• Published 9th Feb 2014
  • 4,247 Views, 92 Comments

Phobos - Zealous Shift

A human, dressed in villainous attire, get's stuck in Equus by mysterious means. After struggling with the Equestrian superpower, he has time to reflect on his actions.

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Author's Note:

Warning! This is not edited! I literally just finished typing this out! If you want an update, then go ahead and read! Though you may want to wait until roughly this time tomorrow for me to go over this with a fine comb.

Additionally, here's Nicolas Cage punching a woman whilst wearing a bear suit. Don't ask me why this is necessary, but it's related to the chapter. And several following chapters. (Spoilers!)


Despite my previous thoughts, I had actually managed to run back into the very same clearing I had ended up in. It was quite easy to tell, the indentation where I landed was still neatly pressed into the ground. I had just realized that I did in fact land there, seeing as how it was about three inches into the ground. My mind would have made something of it, were I not breathing so heavily one would think I was hyperventilating. Though I probably was anyways.

Though my dad did teach me about the benefits of adrenaline, he never did mention how it made everything feel even worse when it finished. I had a couple cuts on my face from all the branches I had run into on the way back, but fortunately none of the “ponies” followed me in. Perhaps it was due to the fact Rarity said it was dangerous? That should have been something that I paid attention to, but it wasn’t like I was in a position to leave. I was twice their size, looked like Sauron and attacked one of their kin. I couldn’t just walk out and say, “my bad,” to make everything all better.

The amour I was wearing didn’t help my position either. I walked fairly loudly and the weight of it slowed me down considerably. Either I had to wear it or risk walking around in the woods half naked. The cloak would still cover everything important, but I’d be walking around without footwear or any kind of head protection. My face would have been ripped in half if the helmet didn’t block most of the branches before they could scratch me. After a minute of debate, I decided I should keep everything with me.


The forest shivered at the sound of the voice, ringing so loudly and clearly that the ground seemed to shake. Perhaps it was my intense headache, but it also echoed throughout my mind for several seconds after finishing. Regardless of the identity of whoever screamed, they seemed pretty mad. I knocked her over, it’s not like I shot her or anything. Deciding it was better if I found myself to get lost, as opposed to being found by the voice’s owner, I started to head deeper into the woods. Albeit at a slower pace, but much better than being found out.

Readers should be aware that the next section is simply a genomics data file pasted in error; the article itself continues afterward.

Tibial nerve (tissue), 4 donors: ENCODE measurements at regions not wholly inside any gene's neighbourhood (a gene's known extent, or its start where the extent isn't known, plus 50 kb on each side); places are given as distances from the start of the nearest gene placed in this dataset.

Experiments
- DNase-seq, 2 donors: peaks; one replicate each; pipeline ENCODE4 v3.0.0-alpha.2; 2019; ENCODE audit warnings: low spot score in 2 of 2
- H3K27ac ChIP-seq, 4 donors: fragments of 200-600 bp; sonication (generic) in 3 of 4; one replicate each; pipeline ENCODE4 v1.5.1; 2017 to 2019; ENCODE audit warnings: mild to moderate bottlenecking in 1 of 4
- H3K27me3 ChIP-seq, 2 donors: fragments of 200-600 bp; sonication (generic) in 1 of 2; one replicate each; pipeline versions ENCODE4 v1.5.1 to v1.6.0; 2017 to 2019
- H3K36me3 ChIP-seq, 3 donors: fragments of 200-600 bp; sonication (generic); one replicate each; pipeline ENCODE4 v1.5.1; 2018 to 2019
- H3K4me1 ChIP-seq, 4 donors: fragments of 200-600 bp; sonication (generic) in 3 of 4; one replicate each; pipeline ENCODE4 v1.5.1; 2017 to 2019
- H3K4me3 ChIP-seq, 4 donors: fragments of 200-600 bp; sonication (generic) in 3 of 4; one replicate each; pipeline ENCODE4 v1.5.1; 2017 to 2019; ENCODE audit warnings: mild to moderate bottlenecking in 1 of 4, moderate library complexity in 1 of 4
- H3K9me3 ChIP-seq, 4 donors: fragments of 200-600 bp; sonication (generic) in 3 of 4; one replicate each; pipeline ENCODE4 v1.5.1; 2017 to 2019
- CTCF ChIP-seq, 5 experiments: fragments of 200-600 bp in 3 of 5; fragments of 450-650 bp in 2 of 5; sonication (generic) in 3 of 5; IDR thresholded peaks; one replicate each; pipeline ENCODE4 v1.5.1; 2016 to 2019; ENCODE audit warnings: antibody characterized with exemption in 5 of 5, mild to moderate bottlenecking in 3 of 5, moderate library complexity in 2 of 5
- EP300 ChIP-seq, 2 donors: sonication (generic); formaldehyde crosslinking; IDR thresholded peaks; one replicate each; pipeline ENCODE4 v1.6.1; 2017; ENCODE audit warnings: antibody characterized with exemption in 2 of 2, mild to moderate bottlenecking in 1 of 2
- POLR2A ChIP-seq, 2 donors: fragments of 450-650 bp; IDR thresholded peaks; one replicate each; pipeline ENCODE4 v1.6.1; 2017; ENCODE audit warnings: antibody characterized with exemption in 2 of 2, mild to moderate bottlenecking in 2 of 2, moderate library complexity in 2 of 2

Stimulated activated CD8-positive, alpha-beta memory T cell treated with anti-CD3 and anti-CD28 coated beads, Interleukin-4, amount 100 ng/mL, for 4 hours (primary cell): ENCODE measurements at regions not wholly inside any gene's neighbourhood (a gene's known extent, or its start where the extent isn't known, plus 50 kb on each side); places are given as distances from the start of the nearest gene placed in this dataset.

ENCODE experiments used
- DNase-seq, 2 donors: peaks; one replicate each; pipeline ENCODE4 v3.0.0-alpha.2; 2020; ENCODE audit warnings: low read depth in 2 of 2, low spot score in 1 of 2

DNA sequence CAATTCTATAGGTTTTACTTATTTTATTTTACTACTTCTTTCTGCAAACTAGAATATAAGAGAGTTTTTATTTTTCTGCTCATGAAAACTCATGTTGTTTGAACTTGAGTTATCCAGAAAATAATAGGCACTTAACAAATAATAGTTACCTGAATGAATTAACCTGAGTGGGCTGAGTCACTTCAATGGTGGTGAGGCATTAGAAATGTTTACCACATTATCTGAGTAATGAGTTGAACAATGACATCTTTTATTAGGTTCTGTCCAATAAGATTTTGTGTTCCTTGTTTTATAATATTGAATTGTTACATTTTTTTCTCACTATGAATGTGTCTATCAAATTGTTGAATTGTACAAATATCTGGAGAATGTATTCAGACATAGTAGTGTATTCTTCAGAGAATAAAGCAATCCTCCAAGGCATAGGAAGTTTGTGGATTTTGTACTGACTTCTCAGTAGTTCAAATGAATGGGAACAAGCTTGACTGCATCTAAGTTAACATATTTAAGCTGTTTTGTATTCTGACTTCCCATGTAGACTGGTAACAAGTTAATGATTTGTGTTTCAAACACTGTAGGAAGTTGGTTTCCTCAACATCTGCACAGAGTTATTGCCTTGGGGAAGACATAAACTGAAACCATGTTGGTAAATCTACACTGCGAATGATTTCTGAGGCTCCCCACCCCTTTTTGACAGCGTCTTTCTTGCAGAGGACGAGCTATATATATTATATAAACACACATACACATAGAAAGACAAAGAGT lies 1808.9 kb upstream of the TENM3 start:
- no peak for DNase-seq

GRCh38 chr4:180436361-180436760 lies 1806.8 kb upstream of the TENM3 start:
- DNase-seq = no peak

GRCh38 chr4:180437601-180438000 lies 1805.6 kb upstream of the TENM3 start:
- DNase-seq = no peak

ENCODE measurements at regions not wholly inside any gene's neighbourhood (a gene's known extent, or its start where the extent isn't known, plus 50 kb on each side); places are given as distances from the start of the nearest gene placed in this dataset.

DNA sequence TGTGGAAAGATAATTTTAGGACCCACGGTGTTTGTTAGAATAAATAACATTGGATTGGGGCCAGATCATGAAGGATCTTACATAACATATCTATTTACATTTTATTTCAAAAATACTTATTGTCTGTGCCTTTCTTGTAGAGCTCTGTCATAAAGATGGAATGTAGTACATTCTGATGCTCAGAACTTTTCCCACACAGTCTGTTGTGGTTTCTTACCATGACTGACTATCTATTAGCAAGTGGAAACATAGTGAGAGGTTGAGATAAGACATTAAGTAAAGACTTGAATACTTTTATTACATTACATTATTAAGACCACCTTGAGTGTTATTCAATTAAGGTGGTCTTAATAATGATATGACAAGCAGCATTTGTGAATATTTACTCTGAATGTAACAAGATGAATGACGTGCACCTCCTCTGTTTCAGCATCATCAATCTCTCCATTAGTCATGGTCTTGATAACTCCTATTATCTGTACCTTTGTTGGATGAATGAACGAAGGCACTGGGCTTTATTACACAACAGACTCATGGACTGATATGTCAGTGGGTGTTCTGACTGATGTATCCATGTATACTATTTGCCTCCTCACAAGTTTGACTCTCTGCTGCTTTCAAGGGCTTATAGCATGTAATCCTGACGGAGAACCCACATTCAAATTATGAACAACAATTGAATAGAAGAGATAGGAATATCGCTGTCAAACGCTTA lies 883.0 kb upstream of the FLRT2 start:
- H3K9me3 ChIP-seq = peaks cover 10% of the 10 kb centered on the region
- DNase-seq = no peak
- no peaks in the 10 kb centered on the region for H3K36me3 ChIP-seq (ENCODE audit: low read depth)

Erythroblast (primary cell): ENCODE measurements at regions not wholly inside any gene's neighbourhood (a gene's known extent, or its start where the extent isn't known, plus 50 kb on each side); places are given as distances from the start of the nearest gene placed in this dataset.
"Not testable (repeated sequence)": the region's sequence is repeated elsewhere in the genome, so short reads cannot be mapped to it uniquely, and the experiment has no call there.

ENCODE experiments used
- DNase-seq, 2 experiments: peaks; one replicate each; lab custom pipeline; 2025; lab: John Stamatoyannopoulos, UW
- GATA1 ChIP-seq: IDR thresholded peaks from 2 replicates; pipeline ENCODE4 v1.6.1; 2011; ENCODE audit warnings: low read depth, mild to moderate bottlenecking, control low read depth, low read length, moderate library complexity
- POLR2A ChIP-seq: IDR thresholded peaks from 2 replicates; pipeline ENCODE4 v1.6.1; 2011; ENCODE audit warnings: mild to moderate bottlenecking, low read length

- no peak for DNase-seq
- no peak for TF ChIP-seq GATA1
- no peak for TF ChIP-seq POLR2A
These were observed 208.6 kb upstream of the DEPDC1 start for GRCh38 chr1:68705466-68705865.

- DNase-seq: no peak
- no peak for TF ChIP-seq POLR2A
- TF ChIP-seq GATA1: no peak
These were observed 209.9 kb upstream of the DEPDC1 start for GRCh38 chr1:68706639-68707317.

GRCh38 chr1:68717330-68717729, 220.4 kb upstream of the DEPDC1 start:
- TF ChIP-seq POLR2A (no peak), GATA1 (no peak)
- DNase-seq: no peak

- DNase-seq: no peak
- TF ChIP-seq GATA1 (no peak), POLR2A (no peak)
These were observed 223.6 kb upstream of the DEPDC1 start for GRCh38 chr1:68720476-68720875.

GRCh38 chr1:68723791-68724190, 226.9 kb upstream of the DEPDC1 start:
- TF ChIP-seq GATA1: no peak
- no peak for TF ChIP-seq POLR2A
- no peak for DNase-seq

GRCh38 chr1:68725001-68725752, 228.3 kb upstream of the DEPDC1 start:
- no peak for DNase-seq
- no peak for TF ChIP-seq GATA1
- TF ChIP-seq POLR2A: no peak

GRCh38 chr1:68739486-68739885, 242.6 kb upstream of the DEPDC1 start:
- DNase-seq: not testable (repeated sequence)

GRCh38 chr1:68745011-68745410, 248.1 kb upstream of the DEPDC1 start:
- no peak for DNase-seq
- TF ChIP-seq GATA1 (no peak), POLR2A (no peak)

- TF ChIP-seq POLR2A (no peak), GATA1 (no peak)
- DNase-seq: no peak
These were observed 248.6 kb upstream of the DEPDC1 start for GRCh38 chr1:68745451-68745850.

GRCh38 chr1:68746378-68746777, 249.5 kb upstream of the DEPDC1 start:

Having the relative clarity of mind, I was left to go over the information that I had summarized since arrival. For whatever reason, I was stuck in an alien world of equine like beings. Said beings were sapient, spoke English and identified as ponies. While not that important, it would be useful is I was to ever attempt communication with them. Additionally, the Halloween costume I had on was also no longer a costume as it was turned into a real form. It had its pros and cons, but the situation with my apparel was more odd than anything else, which was a lot considering everything else.

Rushing water could be heard coming from the general direction of my wandering, so that meant there had to be a river within close proximity. Its presence addressed the worries of dehydration, but there was a high chance of some kind of alien bacteria inside. Unless I could purify it, which I couldn’t without some kind of container, I would have to brave the situation and pray that it wouldn’t kill me. Food would most likely not be an issue, considering that I was wandering the woods. I’d have to find some kind of fruit or vegetable, but it would still bring up the issue of being poisonous. What worried me however was the source of water nearby. If I’ve learned anything from National Geographic, the bigger the animal, the closer it’d be to water. God help me if the universe thought it fit to re-enact the boat scene from Jurassic Park 3 on me.

Pushing those thoughts to the side, I’d cross that bridge when I got to it, I continued reviewing my encounter. Rarity mentioned a Princess, meaning that some form of Royal family had to exist. She was apparently in town, which meant that there would be plenty of guards to accompany her. I took a moment to chuckle at the thought of an actual pony princess, but remained focused. The forest I was stranded in was known as the Everfree, which for one reason or another was dangerous. Whether or not it’d be dangerous for me was debatable. Was it the kind of “you could get lost in there” kind of woods, or “there are bears in there” kind of woods? Or secret supernatural option three, “Slenderman lives in there” woods? Honestly, it wouldn’t surprise me if Slenderman was in stuck in the woods with me. Well obviously I’d be very surprised if he spontaneously jumped out and killed me, but the concept of us being in the same forest by that point wouldn’t be.

A cacophony of wolf howls broke out somewhere around me. Fortunately, after visiting my great uncle in the Canadian Northwest, I learned something about survival. Granted I was just as ready to survive in the woods as a baby, but I knew how to deal with animals. Wolves, or at least the ones he told me about, would hunt in packs, but wouldn’t usually attack humans. You should never turn your back or run away from a wolf pack, as it’s a sign of weakness and often signals them to attack. Same thing applied to bears I believed. If you are cornered, you’re usually going to be put into a Mexican standoff with the pack alpha, so you just need to keep your cool until the alpha goes off to hunt for something else. Or attacks, but they usually ran off before they got desperate enough for that. Also, wolves feared fire, that was important to remember. Those tips, or so my great uncle had told me, would work on practically any land based, mammalian predator. Oddly specific, but there weren’t any more predators to be found in Canadian tundra.

Except for bears. Bears broke the laws of surviving in the Canadian tundra, because they didn’t care enough to give you hope. Bears did not fear fire. You may think that bears fear fire, but they don’t. Bears are not afraid of you either. If you think grabbing a stick from the campfire and waving it around will stave off a hungry bear, you’re dead wrong. Literally, if you’re stupid enough. Fortunately for me, that bear didn’t enjoy climbing trees, it did however enjoy my ham sandwich. I knew I never should’ve eaten in the backyard.